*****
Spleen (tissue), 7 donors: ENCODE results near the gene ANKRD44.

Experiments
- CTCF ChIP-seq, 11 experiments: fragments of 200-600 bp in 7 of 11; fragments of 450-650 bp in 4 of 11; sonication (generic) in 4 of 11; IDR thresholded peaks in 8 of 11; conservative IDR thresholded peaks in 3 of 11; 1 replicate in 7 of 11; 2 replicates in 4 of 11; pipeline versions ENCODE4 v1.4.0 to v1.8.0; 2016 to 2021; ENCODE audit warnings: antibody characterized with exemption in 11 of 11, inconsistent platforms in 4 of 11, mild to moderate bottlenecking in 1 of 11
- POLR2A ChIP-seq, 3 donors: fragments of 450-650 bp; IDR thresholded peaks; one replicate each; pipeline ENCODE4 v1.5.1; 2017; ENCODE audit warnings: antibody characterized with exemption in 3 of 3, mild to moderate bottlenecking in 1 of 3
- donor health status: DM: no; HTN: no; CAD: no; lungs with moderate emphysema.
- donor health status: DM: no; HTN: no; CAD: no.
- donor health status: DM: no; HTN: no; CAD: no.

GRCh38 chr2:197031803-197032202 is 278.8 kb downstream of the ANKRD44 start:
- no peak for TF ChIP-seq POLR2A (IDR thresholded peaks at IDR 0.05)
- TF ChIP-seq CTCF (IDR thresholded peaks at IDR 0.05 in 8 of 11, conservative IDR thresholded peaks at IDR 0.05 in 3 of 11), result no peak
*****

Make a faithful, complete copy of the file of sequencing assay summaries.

Spleen (tissue), 7 donors: ENCODE results near the gene ANKRD44.

Experiments
- CTCF ChIP-seq, 11 experiments: fragments of 200-600 bp in 7 of 11; fragments of 450-650 bp in 4 of 11; sonication (generic) in 4 of 11; IDR thresholded peaks in 8 of 11; conservative IDR thresholded peaks in 3 of 11; 1 replicate in 7 of 11; 2 replicates in 4 of 11; pipeline versions ENCODE4 v1.4.0 to v1.8.0; 2016 to 2021; ENCODE audit warnings: antibody characterized with exemption in 11 of 11, inconsistent platforms in 4 of 11, mild to moderate bottlenecking in 1 of 11
- POLR2A ChIP-seq, 3 donors: fragments of 450-650 bp; IDR thresholded peaks; one replicate each; pipeline ENCODE4 v1.5.1; 2017; ENCODE audit warnings: antibody characterized with exemption in 3 of 3, mild to moderate bottlenecking in 1 of 3
- donor health status: DM: no; HTN: no; CAD: no; lungs with moderate emphysema.
- donor health status: DM: no; HTN: no; CAD: no.
- donor health status: DM: no; HTN: no; CAD: no.

GRCh38 chr2:197031803-197032202 is 278.8 kb downstream of the ANKRD44 start:
- no peak for TF ChIP-seq POLR2A (IDR thresholded peaks at IDR 0.05)
- TF ChIP-seq CTCF (IDR thresholded peaks at IDR 0.05 in 8 of 11, conservative IDR thresholded peaks at IDR 0.05 in 3 of 11), result no peak